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Hoteliers to discuss how to revive Thailand’s crippled hospitality industry

Caitlin Ashworth

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Hoteliers to discuss how to revive Thailand’s crippled hospitality industry | The Thaiger
PHOTO: Unsplash: Andreas Brucker
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The hospitality industry has taken a beating from the pandemic and a 2 year revival plan is now in the works to at least address the urgent problems faced by Thai hotels and hospitality outlets. The Tourism and Sports Ministry is holding a brainstorming session and around 15 hotel operators are expected to join to discuss recovery solutions for the battered industry.

Some top executives are planned to pitch in on revival plan including those from Dusit International, Erawan Group, Asset World Corp and Minor Hotels. After those from the industry weigh in on possible solutions for the plan, the proposals will be discussed at the November 24 Tourism Authority of Thailand meeting. TAT governor Yuthasak Supasorn says that if needed, they’ll request an additional budget for the plan.

A main problem with Thailand’s tourism industry is the income gap. Some companies are benefitting from the reboot of domestic tourism, while other companies are still struggling to make ends meet, Yuthasak says. Others have already gone out of business, never to re-open.

Tour bus workers have been hit hard by the pandemic and 70% of all bus workers temporarily lost their jobs, according to Thai Transportation Operators Association vice president Jiradej Huayhongthong. He says tour operators have not been able to benefit from recent tourism schemes, which have been aimed at helping hotels and airlines, and suggests that future plans include tour operators.

SOURCE: Bangkok Post

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16 Comments

16 Comments

  1. Avatar

    Ray W.

    November 16, 2020 at 12:34 pm

    “A main problem with Thailand’s tourism industry is the income gap”, LOL. This is like property management meeting to address why the building is getting so hot and discussing the broken AC… but not the fire that burning the place to the ground. How about we talk about THE MAIN problem – we aren’t letting tourists in the country. It would seem we should probably start with that… unbelievable.

    • Avatar

      Khun plastic

      November 16, 2020 at 1:00 pm

      This is all dotting the i’s and crossing the t’s stuff.
      If you don’t allow tourists to visit the hospitality industry will die in an instant.
      Why can nobody see this elephant in the room!
      Truly amazing Thailand.!

  2. Avatar

    7.62mm of darwin

    November 16, 2020 at 12:56 pm

    Even if you did allow tourists to enter Thailand most countries still wont let people OUT so it is moot. The mortality rate is ridiculously low and is being manipulated for yet more power over the people. Victoria here in oz is almost a police state run by a meglamaniac by the name of Andrews. The truth is covid is the genie out of the bottle and you cant put him back so he must be absorbed. Since vaccine is primarily an attenuated form of the disease its application to the aged will kill them so where are we.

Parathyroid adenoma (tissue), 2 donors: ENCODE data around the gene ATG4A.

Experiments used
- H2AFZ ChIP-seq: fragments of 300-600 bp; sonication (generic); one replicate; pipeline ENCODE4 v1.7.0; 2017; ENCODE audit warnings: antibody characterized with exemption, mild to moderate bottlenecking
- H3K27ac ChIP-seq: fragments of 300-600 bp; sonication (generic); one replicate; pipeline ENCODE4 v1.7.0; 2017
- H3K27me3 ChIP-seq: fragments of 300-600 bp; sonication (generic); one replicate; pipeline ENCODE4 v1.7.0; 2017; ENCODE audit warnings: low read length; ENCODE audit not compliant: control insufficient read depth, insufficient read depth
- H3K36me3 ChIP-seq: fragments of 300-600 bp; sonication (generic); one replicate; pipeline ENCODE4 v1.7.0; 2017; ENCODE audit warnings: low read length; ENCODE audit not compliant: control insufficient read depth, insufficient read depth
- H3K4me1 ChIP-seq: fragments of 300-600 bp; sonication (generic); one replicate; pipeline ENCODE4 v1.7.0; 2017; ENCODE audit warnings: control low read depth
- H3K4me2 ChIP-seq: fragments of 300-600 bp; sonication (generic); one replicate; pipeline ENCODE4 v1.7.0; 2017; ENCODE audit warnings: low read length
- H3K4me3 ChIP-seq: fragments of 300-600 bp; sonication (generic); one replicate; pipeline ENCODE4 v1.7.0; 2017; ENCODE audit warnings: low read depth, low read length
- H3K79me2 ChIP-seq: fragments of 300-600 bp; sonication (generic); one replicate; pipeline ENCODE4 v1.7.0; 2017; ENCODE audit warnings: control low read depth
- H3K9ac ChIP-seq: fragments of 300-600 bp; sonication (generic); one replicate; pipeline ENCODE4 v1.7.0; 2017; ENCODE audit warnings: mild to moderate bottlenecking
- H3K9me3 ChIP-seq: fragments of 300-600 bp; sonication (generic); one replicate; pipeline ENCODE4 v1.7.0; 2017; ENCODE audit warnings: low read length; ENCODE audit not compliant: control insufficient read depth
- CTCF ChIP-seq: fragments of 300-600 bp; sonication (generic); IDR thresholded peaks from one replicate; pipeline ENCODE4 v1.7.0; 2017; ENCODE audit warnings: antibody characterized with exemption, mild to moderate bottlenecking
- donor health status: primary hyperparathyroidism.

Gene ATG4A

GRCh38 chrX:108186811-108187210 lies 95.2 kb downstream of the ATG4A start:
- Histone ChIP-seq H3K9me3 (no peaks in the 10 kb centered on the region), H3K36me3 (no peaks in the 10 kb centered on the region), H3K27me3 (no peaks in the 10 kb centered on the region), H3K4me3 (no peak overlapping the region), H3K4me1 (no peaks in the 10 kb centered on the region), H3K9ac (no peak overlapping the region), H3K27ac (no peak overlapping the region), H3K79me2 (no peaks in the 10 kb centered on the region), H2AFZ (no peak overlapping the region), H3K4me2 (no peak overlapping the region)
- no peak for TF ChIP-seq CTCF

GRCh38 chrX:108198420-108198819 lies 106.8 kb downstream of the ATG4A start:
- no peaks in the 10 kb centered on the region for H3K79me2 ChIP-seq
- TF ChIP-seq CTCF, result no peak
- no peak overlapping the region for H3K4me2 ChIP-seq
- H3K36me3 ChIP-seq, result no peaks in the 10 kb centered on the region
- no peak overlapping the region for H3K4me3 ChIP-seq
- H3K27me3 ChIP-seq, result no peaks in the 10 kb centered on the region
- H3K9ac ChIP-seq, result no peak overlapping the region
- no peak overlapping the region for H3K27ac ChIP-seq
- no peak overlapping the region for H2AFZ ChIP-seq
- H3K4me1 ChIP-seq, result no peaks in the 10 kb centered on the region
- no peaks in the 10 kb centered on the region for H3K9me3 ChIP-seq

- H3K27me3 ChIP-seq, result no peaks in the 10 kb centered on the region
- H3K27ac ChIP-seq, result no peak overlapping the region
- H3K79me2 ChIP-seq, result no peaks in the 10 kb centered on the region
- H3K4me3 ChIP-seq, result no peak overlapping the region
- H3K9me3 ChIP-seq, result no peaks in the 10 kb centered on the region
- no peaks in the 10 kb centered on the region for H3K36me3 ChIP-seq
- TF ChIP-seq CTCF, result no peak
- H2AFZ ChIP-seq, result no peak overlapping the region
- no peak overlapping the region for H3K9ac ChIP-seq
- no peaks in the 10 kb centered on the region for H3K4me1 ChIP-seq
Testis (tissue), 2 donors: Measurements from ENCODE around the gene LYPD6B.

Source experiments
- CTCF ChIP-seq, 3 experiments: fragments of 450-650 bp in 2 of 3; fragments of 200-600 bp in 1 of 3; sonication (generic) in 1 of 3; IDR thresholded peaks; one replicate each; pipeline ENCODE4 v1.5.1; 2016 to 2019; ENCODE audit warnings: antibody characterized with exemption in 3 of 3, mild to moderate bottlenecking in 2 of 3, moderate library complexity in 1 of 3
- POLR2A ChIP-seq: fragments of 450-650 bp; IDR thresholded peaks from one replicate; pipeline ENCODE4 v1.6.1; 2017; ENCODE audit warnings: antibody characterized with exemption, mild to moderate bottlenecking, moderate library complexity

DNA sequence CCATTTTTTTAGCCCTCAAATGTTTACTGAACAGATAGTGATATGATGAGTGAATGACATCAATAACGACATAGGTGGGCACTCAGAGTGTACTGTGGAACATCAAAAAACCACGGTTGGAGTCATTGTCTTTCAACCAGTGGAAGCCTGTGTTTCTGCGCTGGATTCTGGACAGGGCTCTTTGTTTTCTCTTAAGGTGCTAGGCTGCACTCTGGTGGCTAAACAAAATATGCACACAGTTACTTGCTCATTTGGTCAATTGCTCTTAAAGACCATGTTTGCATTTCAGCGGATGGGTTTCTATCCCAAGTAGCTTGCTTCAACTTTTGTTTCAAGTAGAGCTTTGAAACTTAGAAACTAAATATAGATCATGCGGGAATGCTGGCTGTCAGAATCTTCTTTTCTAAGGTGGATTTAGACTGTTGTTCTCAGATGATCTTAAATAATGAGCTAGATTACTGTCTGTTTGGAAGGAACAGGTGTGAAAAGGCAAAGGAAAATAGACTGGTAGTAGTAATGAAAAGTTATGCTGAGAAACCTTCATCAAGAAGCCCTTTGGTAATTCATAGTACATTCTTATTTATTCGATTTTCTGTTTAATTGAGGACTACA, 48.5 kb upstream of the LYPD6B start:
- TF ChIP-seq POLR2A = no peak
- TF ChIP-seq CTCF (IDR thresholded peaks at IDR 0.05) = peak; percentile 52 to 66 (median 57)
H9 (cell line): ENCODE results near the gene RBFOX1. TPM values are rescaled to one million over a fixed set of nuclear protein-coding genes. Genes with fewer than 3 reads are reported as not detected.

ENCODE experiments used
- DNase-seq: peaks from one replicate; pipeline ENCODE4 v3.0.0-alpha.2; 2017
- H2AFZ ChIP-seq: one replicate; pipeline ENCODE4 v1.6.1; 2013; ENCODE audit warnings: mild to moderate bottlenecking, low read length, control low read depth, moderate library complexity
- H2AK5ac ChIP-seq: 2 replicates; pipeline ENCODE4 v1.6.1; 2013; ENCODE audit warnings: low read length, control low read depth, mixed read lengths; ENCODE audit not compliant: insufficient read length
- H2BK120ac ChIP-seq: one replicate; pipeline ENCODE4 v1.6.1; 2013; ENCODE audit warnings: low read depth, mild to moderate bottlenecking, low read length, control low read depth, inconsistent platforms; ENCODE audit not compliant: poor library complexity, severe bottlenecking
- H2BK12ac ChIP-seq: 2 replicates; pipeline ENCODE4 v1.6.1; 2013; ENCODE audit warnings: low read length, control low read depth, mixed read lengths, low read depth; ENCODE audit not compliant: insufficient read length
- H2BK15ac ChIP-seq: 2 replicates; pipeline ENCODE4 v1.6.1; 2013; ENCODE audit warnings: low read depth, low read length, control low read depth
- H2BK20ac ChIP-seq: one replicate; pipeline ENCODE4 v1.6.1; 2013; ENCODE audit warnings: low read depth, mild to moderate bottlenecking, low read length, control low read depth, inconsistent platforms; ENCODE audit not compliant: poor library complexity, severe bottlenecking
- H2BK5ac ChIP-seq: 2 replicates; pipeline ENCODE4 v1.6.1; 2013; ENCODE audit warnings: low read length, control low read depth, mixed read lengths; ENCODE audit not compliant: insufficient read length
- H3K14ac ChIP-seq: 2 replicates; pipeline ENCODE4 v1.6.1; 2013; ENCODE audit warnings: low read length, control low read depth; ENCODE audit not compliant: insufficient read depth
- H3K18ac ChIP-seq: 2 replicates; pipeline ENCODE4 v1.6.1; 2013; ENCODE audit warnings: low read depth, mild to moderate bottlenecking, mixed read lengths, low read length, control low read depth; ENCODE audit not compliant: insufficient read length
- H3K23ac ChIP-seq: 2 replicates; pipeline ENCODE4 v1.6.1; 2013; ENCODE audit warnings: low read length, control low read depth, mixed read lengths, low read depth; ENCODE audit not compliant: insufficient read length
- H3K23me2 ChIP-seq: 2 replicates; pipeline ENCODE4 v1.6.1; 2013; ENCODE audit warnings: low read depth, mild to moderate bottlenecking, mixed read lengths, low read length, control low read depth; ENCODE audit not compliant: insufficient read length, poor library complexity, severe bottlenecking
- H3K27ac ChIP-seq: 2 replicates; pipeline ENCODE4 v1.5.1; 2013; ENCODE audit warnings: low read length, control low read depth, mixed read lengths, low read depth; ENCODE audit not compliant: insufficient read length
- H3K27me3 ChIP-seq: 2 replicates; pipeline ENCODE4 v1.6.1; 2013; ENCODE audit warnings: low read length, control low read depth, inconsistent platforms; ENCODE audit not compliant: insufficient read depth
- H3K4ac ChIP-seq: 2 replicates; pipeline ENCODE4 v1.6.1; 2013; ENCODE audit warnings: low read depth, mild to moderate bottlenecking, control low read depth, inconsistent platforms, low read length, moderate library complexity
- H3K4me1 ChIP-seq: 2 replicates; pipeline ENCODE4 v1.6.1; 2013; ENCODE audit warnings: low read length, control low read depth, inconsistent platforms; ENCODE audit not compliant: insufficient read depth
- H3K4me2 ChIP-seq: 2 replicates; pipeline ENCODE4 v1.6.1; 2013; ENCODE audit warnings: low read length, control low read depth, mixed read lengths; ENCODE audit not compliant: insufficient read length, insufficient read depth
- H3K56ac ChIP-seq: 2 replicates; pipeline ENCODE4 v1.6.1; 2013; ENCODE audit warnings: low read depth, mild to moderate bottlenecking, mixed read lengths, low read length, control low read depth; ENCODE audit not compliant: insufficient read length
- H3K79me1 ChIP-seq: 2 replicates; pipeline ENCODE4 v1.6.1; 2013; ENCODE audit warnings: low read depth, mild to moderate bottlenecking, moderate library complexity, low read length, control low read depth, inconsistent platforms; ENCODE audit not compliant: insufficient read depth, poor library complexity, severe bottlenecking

3. Avatar

    jesus monroe

    November 16, 2020 at 1:03 pm

    Correct Ray. Until they open the borders and stop being elitist about who they let in it’s all bullshit. Did I forget to mention that many tourists are now poor too. I would love to come to Thailand again but not with all those rules….forget it

  4. Avatar

    David Jackson

    November 16, 2020 at 2:04 pm

    “Revival Plan”….really?!

    It’s not rocket science and my five year old children get it. Here, I will make it simple…

    X=number of tourists needed to break even.

    Y=number of tourists allowed in the country.

    If X>Y then hotel closes.
    If Y>X then hotel has a future.

    QED

  5. Avatar

    Mike Frenchie

    November 16, 2020 at 2:21 pm

    They better to hurry up.
    Minor group (probably the best of breed of the Thai hospitality industry), the hotel part, has less than a year of “cash-burning” before filing for bankruptcy and the restaurant biz will be history much before that.
    The boss of the group is a wise businessman who sees what to do but who in the government will lesson to him? Hundreds of thousands of jobs are on the line…

    • Avatar

      Khun plastic

      November 16, 2020 at 2:56 pm

      Nailed,he’s obviously very good to have that amount of cash/line’s of credit available for a rainy day.
      When prudent experienced buissness folk such as this man can get nowhere what chance do the rest have.
      Do not know the man but have stayed at a few of his properties and found them all to be world class.

      • Avatar

        Mike Frenchie

        November 16, 2020 at 4:44 pm

        And Minor group is 70% outside Thailand for the hotel part (the Spanish season was not great but enough to survive). Imagine if you group is 100% Thai based… you will not reach next high season.

        • Avatar

          Issan John

          November 16, 2020 at 6:15 pm

          Yes and no.

          ‘Yes’, it’s 70% in Spain, but ‘no’ it’s not enough to survive on either international or domestic tourism as both have collapsed. Spain isn’t going to lift its lockdown anytime soon, so that part of his group will only “survive’ if it’s propped up by the 30% in Thailand which is why he’s understandably desperate to salvage anything from the disaster.